Every type of bar has its own unique needs. These include, but aren’t limited to, space and layout, the menu and drink offerings, the demands of the target audience and general customer type. However, it should come as no surprise that beer is a powerful draw. Given the demand, low bulk costs, and right profit margins, it has the power to be a major revenue generator.
Given your specific selection of beers and what your customers typically order, the right equipment could go a long way to ensuring quality experiences. Every demand is different. Some establishments get by just fine solely offering beer by the bottle. However, nothing quenches a beer craving better than cold one poured directly from the tap.
Draft beer dispensers, sometimes referred to as direct draw beer dispensers, enable the pouring of fresh pints directly from a keg. They provide a simple and cost-effective alternative to larger and longer draw systems, which are ideal for establishments where space is limited and beer isn’t the sole focus. Direct draw beer dispensers allow bars to offer one to four beer selections, preferred mainly for your standard domestic, crowd-pleasing drafts.
If you’re looking to offer dozens of beers on tap, such as many breweries and beer bars tailoring to the craft beer scene, you’ll want a larger tap dispenser that’ll need to be customized and retrofitted directly through the manufacturer (we can help with that!). However, space and expense are the primary concerns with these units, and best reserved for establishments where beer is the immediate selling point.
Many restaurants and bars opt for a draft beer dispenser to offer a few select options on draft and maintain a bottle cooler or back bar refrigerator to house a more diverse assortment of bottles.
The primary advantages of a draft beer dispenser include:
- Increase profit margins by offering draft beer in addition to bottled beer. Draft beer is extremely cost-effective in the long run. A traditional full-size keg is a half-barrel of beer, which holds up to 15.5 gallons. This equates to 124 pints.
- Direct draw beer dispensers provide a better-tasting product that lasts longer than non-commercial units without a CO2 tank.
- Many commercial units boast higher energy efficiencies, saving on utilities.
- The equipment is housed underneath a work surface that saves space while providing room to prep drinks, display products, etc.
How does a draft beer dispenser work? They operate based off a CO2 tank (sold separately.) Therefore, after installing a draft beer dispenser, you’ll want to invest in a tank, which can be purchased and refilled at welding supply stores. The size of the tank will determine how many beers it can pour. It works by connecting to the keg which is housed inside the dispensing unit. The CO2 tank forces the beer from the keg through the beer lines that connect to the tap, which then pours into the glass.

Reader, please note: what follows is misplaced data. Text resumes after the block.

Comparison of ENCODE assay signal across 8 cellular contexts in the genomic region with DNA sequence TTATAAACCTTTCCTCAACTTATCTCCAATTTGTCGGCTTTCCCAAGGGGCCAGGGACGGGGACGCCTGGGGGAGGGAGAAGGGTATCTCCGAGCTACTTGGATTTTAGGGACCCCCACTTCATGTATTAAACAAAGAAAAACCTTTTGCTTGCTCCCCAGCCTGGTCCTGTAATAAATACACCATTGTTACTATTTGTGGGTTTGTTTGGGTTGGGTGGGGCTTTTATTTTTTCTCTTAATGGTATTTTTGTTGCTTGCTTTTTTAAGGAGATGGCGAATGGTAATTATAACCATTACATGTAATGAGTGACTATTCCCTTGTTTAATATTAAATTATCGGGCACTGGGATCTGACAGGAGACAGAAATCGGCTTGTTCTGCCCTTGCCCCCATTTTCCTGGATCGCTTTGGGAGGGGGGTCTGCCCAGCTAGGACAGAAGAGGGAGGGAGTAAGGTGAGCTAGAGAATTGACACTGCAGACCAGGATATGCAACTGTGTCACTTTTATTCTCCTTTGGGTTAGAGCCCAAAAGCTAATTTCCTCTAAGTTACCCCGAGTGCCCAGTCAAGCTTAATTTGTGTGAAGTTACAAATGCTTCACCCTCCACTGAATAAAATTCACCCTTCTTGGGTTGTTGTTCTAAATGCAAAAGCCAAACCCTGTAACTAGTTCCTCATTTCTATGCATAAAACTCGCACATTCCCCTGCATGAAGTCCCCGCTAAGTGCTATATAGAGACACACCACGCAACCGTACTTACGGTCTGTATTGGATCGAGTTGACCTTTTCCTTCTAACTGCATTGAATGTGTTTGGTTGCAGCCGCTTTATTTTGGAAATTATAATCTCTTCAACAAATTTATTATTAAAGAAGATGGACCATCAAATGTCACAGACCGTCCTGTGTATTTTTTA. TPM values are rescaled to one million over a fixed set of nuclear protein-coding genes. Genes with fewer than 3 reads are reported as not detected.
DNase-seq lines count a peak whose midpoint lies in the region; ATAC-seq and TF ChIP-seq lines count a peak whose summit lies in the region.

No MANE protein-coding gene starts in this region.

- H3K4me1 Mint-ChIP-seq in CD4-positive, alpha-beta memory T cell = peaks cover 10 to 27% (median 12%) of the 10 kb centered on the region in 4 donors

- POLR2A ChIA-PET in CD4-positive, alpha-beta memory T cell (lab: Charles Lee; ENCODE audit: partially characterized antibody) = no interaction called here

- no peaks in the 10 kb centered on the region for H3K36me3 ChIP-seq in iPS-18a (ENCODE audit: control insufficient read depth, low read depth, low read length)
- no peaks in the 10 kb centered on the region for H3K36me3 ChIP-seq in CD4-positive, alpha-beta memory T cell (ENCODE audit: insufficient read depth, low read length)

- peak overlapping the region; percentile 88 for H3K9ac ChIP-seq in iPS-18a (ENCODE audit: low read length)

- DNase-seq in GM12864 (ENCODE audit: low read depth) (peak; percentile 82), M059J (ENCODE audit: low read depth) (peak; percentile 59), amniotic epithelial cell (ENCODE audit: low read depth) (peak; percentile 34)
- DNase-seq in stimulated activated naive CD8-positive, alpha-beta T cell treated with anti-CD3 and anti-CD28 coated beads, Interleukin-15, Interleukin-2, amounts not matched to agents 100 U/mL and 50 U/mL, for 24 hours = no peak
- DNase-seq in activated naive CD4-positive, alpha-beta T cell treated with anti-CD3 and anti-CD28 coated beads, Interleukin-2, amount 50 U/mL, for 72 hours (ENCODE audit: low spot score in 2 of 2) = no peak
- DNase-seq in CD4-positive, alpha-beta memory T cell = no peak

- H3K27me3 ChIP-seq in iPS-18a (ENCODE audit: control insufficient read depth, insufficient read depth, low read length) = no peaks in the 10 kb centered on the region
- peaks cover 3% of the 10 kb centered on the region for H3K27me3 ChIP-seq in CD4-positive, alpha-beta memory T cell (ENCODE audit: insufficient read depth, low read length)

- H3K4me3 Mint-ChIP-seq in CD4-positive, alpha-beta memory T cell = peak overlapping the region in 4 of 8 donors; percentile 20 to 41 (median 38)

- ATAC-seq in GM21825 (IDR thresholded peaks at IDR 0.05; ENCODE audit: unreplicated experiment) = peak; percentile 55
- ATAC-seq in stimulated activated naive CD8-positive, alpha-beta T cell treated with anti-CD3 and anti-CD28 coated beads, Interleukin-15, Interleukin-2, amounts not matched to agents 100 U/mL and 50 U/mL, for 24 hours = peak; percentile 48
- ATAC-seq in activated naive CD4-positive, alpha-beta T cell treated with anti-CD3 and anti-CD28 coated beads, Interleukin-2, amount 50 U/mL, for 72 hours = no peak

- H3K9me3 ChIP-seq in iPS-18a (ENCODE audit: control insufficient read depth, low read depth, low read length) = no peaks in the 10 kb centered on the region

If you’re looking to serve a nitro styled beer, like Guinness, you’ll want to invest in a nitrogen tank. CO2 tanks are sold separately from the dispensing system. Nitrogen tanks are rated for higher pressure than traditional CO2 tanks, which offers a smoother pour for certain styles of beer.
Download our How Many Pints in a Keg of Beer Infographic here.
Setting the Bar:
Additional Bar Resources
Most major brands include installation and operation manuals to walk you through the setup.
There are many considerations to account for when selecting the right beer dispensing system. These ultimately depend on your specific setup and beer offerings.
- Keg capacity. How many styles of beer are you looking to serve? Our direct draw beer dispensers feature a range between one to five half-barrel keg capacities.
- Number of doors. The doors make it easier to reach these kegs when they need replaced. Our selection ranges between one and three doors.
- Number of draft towers. Our direct draw beer dispensers come with either one or two towers. Each tower can hold up to two taps that can connect to two separate kegs.
- Number of beer taps. How many beers are you looking to offer? Beer taps connect to the draft towers, which connect to the keg underneath. Our draft beer dispensing systems range between one and four taps.